NENA KNOWS JEEPS
There are two common Hi-Lift jack misconceptions circulated among
new Jeepers. The first one is that if they have 35-inch-or-taller tires, they have to carry a Hi-Lift jack with them. The second one is that they shouldn’t use a Hi-Lift jack because they are not safe. The truth is, a Hi-Lift is a very useful and versatile tool to have, no matter what size tires you own, and they can be unsafe if not used or maintained properly. Though I cannot go into all the possible ways to use a Hi-Lift jack in this short space, I will share with you the most common ways I use my Hi-Lift jack and a few key safety points.
First, what I don’t do with the Hi-Lift jack is change tires or work on my Jeep. I find an appropriately sized bottle jack or the factory scissor jack with a broad and sturdy base to be a far simpler option for tire changing. I also never use the jack for holding up a car to crawl under it—use jackstands.
The most common way I use the Hi-Lift is to lift a wheel off of the ground to get myself unstuck or lift off of something stuck under the belly of the Jeep. To lift the wheel for that purpose, secure a strap through or around the wheel, being careful of brake components, or use a handy accessory with plastic-coated hooks called Lift-Mate to grab the wheel. Once the wheel is lifted high enough that the stuck undercarriage parts are clear of it, stack rocks (or dirt, Maxtrax, etc.) to create a new high spot under the tire for it to bite on and drive clear. An alternate method would be to actually remove the obstacle itself from under the Jeep once the wheel is lifted up, in the case of a loose rock or log jammed under it. I do not recommend crawling under the vehicle at any point while it’s on a Hi-Lift.
Both of these next techniques are not endorsed by Hi-Lift because the body of the vehicle is moving, using the jack as a fulcrum point. However, a Hi-Lift may also lift the body of the Jeep by the rock rails or bumpers so that it can either be cast off or driven clear of an obstacle. Casting is lifting the bumper and then carefully pushing the body to the side to move it away from the obstacle. I have used the drive off method as well, especially effective with vehicles with axle-lock capability. In both cases, extra caution and planning must be taken into consideration. Anticipate where the Jeep will land. When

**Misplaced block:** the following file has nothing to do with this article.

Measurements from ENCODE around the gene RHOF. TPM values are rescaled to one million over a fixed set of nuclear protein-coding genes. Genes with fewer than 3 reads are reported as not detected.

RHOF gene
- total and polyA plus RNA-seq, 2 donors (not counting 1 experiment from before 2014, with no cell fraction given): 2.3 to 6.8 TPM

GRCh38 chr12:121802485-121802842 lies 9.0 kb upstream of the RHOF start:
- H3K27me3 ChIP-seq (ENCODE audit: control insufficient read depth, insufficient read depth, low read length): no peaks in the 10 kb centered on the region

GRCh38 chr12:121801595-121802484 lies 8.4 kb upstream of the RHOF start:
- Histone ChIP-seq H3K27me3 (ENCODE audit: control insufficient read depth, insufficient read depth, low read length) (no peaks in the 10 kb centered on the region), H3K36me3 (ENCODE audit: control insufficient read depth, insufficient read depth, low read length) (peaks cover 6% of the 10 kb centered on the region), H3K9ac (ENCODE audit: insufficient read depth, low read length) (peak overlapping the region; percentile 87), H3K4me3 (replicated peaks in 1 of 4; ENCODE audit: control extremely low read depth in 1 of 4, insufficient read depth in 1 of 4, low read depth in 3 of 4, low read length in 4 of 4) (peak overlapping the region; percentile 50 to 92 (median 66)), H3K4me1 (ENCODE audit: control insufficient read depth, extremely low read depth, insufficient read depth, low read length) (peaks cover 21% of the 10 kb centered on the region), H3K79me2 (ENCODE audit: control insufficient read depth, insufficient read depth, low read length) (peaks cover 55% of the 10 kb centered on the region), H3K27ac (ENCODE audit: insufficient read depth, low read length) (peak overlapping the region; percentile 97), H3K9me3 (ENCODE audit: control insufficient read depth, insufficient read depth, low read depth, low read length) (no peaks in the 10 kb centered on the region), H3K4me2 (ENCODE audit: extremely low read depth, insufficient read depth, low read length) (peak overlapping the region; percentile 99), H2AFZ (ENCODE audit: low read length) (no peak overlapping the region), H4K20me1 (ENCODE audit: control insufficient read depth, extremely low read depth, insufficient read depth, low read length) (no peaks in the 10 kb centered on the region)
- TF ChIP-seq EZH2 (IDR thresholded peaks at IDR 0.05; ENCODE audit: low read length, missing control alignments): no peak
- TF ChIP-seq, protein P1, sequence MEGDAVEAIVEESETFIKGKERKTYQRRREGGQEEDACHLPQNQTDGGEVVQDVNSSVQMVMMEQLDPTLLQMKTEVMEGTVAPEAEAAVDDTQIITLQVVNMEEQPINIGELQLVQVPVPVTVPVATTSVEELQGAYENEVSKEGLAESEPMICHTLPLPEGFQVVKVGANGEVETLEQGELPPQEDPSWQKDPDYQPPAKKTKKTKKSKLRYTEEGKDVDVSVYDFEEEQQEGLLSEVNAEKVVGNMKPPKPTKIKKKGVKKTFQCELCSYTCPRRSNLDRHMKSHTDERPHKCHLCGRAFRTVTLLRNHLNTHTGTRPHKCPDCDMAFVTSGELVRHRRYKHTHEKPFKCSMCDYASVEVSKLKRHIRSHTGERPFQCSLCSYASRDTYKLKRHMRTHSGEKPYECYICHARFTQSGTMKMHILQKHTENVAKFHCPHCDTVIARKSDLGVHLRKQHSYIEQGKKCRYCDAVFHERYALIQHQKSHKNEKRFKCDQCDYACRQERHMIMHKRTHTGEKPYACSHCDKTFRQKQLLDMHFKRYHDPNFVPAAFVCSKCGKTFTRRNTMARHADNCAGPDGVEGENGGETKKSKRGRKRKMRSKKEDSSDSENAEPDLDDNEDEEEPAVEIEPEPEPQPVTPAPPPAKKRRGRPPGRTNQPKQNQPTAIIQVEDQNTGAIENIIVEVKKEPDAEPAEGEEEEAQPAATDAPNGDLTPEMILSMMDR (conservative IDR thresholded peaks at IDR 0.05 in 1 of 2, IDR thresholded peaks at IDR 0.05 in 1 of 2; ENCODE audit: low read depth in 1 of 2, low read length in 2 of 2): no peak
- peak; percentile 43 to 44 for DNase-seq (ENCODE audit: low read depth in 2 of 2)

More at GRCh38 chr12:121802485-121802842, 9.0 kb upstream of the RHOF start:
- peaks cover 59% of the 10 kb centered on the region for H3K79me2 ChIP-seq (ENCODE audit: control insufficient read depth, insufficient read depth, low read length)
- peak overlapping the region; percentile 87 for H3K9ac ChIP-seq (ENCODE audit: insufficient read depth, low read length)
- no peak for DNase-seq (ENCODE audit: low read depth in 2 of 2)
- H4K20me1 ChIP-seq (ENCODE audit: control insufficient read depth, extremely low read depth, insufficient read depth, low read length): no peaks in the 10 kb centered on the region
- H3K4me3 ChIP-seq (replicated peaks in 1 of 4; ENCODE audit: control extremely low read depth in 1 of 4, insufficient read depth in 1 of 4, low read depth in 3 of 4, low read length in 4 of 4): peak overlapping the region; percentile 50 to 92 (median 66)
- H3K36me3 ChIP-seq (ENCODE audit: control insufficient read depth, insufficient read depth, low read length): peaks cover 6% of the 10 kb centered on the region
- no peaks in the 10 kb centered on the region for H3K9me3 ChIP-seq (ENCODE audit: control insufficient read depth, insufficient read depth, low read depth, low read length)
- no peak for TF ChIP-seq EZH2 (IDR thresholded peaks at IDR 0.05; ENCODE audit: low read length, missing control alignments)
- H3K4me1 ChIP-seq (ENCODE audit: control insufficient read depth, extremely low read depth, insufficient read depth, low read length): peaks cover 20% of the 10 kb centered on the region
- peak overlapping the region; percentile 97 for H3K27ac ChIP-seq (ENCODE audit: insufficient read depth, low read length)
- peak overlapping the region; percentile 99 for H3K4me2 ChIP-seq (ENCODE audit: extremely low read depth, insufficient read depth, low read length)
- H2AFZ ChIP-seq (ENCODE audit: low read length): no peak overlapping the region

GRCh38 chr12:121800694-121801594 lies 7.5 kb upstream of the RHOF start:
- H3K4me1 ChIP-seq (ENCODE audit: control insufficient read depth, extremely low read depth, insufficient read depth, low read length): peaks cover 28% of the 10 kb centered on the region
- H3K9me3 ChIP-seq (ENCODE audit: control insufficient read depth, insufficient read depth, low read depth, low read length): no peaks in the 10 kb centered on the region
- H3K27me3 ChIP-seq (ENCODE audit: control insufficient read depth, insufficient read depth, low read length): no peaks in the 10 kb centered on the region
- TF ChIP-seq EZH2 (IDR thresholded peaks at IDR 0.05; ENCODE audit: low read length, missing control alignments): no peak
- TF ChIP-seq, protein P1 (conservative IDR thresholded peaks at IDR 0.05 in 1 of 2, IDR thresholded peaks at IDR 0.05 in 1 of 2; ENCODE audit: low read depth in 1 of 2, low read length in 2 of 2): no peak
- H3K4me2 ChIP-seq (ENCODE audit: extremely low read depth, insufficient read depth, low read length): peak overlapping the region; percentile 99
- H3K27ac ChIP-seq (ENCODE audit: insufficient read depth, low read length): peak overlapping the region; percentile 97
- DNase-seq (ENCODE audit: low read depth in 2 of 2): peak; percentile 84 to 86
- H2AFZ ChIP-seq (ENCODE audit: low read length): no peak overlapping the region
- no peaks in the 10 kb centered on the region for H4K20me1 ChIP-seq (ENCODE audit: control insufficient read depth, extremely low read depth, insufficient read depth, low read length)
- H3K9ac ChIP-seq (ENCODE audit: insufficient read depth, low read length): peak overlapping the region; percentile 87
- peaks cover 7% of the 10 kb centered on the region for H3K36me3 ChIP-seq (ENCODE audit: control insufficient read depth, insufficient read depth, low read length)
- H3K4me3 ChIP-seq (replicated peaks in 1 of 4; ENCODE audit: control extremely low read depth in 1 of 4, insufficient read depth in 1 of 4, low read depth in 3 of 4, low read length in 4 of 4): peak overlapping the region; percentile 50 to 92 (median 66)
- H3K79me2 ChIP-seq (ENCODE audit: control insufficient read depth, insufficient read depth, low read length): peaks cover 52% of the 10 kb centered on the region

1. The procedure for which I use the Hi-Lift jack most often is lifting the wheel in order to build some kind of bridge under the tire. 2. In this instance, where dragging the vehicle backward off of a rock risks damaging the tie rod and dragging the vehicle forward will scrape everything else in the undercarriage, lifting the Jeep up and dragging the rock out can get you back to wheeling. 3. If the Lift-Mate won’t work for some reason, you can always use a short strap to wrap around or through the wheel to lift it. Make sure to not pinch sensors or brake lines on the backside of the wheel. 4. Casting off is lifting one end of the rig off the ground and then carefully pushing it over to reposition the stuck wheels. This can be dangerous if you have not anticipated where the vehicle and jack will fall once the vehicle has been cast to the side.5. The legendary Bill Burke demonstrating perfect Hi-Lift form while jacking this wheel up to place it on a Maxtrax. 6. When I am using the jack in a casting off scenario, I place a towel between the jack and anything I would like to keep pretty.